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Joe Sacco (born October 2, 1960) is a Maltese-American cartoonist and journalist.
- Some people have told me that hiding my eyes makes it easier for them to put themselves in my shoes, so I've kind of stuck with it. I'm a nondescript figure; on some level, I'm a cipher. The thing is: I don't want to emote too much when I draw myself. The stories are about other people, not me. I'd rather emphasise[sic] their feelings…
- On choosing to draw himself with a blank look in “Eyeless in Gaza” in The Guardian (2009 Nov 21)
- With Footnotes, I want people to appreciate the lost molecules of conflict: the details and sideshows that only exist until the people who remember them die. But I also want them to remember, when they're watchi the news, that it comes to them out of context and that history always comes back to haunt you. An incident can resonate for a whole century or even longer.
- On what he hoped to achieve with his work Footnotes in “Eyeless in Gaza” in The Guardian (2009 Nov 21)
- What I try to do with my images is just give the reader a real feel for a place…It's very visceral. You open the page, and you are right there in the moment.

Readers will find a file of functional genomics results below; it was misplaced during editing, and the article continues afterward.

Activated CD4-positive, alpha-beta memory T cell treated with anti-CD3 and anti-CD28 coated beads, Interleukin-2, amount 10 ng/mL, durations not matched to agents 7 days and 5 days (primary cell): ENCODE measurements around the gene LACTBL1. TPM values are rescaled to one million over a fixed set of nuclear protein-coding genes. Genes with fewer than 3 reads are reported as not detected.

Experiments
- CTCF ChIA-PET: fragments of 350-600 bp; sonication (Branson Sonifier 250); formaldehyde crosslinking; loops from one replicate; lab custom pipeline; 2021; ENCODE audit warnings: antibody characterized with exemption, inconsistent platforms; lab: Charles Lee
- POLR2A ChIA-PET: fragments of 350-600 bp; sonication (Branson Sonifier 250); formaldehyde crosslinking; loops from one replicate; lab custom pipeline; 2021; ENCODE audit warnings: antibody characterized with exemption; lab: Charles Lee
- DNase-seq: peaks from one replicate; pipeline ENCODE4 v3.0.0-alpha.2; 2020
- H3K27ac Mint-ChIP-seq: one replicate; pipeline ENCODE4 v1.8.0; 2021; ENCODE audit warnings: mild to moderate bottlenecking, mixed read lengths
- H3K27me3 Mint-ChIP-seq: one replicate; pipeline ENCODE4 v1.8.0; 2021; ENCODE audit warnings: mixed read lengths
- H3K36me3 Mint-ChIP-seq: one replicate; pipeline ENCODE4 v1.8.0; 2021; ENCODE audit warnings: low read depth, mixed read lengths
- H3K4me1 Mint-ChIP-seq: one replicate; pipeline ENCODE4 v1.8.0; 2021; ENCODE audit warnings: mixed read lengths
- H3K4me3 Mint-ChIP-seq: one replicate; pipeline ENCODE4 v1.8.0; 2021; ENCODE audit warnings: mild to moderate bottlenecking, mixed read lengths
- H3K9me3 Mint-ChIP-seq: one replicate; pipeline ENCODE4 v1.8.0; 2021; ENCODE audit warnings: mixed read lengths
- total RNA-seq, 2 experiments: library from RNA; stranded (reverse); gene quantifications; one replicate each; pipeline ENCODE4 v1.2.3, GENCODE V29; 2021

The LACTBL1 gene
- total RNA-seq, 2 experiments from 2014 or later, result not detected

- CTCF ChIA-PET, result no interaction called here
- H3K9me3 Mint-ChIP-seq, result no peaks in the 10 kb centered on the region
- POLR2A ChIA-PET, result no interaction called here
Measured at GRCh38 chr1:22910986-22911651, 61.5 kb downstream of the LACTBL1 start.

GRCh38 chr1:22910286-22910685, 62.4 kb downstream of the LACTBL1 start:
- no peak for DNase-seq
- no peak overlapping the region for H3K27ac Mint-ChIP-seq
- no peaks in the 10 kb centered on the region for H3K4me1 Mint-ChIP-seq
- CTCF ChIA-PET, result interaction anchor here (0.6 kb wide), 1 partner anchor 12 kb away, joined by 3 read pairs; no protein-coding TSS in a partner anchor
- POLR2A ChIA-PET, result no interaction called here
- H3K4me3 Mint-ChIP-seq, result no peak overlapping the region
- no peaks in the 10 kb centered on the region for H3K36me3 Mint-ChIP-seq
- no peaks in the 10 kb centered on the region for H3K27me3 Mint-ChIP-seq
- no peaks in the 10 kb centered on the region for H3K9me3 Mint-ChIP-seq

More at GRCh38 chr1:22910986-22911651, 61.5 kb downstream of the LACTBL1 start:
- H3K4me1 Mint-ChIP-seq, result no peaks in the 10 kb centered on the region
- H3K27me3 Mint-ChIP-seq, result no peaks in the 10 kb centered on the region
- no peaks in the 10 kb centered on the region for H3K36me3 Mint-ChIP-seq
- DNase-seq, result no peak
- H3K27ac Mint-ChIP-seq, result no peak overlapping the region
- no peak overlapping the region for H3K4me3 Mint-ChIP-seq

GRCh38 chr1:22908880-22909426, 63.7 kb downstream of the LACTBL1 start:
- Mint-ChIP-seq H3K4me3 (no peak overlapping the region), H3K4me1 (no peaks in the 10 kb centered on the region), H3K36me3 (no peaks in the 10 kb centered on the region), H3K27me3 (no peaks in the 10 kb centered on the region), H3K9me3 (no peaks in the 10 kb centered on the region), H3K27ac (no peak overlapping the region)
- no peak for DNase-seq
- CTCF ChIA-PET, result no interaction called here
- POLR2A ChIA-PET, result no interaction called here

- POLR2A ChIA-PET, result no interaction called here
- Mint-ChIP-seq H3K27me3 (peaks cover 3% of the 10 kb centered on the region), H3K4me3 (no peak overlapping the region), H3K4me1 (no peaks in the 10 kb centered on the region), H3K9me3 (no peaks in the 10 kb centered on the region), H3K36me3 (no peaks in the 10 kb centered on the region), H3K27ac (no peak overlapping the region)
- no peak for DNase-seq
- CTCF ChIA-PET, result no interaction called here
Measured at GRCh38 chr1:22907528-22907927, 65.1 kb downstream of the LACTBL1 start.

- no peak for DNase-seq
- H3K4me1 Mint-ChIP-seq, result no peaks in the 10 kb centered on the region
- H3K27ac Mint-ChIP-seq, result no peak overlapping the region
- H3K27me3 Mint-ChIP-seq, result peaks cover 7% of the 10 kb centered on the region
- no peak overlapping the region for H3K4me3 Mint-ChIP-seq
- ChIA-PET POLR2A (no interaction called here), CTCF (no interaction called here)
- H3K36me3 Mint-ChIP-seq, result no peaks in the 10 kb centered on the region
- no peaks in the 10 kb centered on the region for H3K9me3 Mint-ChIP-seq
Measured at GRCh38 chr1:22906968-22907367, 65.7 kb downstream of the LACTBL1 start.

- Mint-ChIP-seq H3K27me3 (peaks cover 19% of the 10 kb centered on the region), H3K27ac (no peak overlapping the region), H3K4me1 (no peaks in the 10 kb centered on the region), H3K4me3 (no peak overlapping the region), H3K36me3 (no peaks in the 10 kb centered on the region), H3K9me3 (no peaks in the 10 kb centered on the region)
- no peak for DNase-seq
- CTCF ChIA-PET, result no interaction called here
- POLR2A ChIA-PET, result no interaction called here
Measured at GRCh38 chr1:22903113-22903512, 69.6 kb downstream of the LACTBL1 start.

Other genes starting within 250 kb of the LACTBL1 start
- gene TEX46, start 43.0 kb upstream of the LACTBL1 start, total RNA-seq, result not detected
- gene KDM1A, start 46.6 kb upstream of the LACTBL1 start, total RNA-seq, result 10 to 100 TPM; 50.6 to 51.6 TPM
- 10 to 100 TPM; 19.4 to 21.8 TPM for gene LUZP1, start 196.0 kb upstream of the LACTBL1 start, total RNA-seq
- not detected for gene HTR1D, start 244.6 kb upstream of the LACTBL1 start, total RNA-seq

- On what he aimed for with his book The Great War in “A Panorama Of Devastation: Drawing Of WWI Battle Spans 24 Feet” in NPR (2013 Nov 10)
- History is a combination of a lot of things. You can’t isolate events today and say, “Oh, well, this happened—those awful people.” The acts might be brutal, but there must be a context to it. I certainly didn’t want to drop the reader into those incidents without telling the story of, well: Why are there refugees? Why were the Israelis and the Palestinians battling along the border? Who were the fedayeen? What was the Israeli response to that? But more than that, I think, for me, the book ends up being—this is going to sound strange—a dead end. Because I don’t know where to go from here, except to delve into human psychology. I think I understand how history works. I understand why one people are battling another people. I understand that they both want land. But ultimately there’s a level that I haven’t really got to yet…
- On the multifaceted quality of history in “An Interview with Joe Sacco” in Believer Magazine (2011 Jun 1)